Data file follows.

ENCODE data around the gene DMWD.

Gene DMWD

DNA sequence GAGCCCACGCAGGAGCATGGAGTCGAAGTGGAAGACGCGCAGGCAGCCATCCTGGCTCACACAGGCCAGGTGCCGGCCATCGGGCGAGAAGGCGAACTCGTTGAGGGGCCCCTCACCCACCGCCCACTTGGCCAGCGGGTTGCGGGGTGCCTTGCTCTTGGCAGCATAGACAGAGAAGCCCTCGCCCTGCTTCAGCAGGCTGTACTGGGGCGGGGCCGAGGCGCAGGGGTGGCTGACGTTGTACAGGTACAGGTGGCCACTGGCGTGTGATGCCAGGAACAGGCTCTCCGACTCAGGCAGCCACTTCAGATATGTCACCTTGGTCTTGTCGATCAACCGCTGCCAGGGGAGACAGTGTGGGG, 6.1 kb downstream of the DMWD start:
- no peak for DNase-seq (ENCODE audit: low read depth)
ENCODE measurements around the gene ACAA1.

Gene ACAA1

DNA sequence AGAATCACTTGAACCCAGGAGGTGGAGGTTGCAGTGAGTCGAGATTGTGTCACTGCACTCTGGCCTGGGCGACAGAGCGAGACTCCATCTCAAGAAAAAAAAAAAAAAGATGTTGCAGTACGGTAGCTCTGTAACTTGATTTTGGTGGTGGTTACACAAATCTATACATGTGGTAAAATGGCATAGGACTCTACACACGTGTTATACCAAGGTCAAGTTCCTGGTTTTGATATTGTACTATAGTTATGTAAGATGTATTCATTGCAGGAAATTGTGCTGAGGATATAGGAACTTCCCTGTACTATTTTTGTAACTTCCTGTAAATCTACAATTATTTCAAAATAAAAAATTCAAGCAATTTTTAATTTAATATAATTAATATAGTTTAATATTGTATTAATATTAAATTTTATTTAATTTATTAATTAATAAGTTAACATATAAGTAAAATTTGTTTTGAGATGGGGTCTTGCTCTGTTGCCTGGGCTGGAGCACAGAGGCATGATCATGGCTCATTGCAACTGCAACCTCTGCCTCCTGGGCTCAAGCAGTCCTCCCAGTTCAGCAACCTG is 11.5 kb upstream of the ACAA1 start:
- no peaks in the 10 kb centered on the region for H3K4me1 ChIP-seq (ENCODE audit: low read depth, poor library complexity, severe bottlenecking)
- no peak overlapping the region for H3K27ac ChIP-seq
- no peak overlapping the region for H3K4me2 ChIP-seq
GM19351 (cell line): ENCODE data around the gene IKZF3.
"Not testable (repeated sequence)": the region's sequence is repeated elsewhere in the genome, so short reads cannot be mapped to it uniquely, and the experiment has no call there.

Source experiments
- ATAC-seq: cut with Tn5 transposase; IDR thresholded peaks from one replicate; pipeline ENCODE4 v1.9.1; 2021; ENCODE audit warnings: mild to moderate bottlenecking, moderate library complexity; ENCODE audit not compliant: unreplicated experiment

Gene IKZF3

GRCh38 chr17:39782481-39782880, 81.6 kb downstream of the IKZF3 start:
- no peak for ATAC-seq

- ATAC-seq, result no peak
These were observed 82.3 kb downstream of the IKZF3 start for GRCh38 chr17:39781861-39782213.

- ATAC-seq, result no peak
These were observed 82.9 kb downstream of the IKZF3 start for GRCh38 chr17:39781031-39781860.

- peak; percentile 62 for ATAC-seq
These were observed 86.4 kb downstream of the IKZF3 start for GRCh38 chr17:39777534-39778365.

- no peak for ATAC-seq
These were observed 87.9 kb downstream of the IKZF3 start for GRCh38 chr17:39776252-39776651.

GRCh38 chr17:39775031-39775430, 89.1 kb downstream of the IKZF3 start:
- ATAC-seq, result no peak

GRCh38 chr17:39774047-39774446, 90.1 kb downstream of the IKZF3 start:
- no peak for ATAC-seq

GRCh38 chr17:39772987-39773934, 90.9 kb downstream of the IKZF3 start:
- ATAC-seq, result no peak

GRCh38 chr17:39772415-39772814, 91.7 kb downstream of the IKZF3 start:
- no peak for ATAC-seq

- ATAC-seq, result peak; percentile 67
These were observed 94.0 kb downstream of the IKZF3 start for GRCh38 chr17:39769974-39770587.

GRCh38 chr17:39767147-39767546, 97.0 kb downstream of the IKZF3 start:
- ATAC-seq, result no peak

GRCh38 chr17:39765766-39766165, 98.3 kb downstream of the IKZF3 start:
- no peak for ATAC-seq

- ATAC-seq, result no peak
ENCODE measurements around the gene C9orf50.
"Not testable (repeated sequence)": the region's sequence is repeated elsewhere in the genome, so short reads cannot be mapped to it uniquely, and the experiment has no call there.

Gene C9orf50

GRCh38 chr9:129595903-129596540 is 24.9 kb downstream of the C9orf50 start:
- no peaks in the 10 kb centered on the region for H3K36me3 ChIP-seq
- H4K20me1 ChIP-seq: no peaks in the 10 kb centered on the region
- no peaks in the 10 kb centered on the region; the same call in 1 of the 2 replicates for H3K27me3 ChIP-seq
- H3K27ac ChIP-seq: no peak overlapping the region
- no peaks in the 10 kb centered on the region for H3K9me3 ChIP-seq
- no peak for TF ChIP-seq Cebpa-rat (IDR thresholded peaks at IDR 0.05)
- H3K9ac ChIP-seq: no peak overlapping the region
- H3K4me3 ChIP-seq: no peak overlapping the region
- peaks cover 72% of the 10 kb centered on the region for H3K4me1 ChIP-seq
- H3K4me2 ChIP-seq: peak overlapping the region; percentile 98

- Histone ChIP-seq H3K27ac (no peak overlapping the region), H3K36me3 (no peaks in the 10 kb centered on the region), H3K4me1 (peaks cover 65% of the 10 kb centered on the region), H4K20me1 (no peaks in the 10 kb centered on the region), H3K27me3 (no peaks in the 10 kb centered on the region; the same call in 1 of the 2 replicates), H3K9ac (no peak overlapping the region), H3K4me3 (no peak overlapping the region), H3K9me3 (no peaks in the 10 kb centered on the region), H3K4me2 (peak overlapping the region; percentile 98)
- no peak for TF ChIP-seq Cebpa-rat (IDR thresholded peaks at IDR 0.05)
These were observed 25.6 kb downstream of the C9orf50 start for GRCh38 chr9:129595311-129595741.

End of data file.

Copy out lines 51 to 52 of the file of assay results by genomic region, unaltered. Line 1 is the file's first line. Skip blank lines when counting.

- H3K9ac ChIP-seq: no peak overlapping the region
- H3K4me3 ChIP-seq: no peak overlapping the region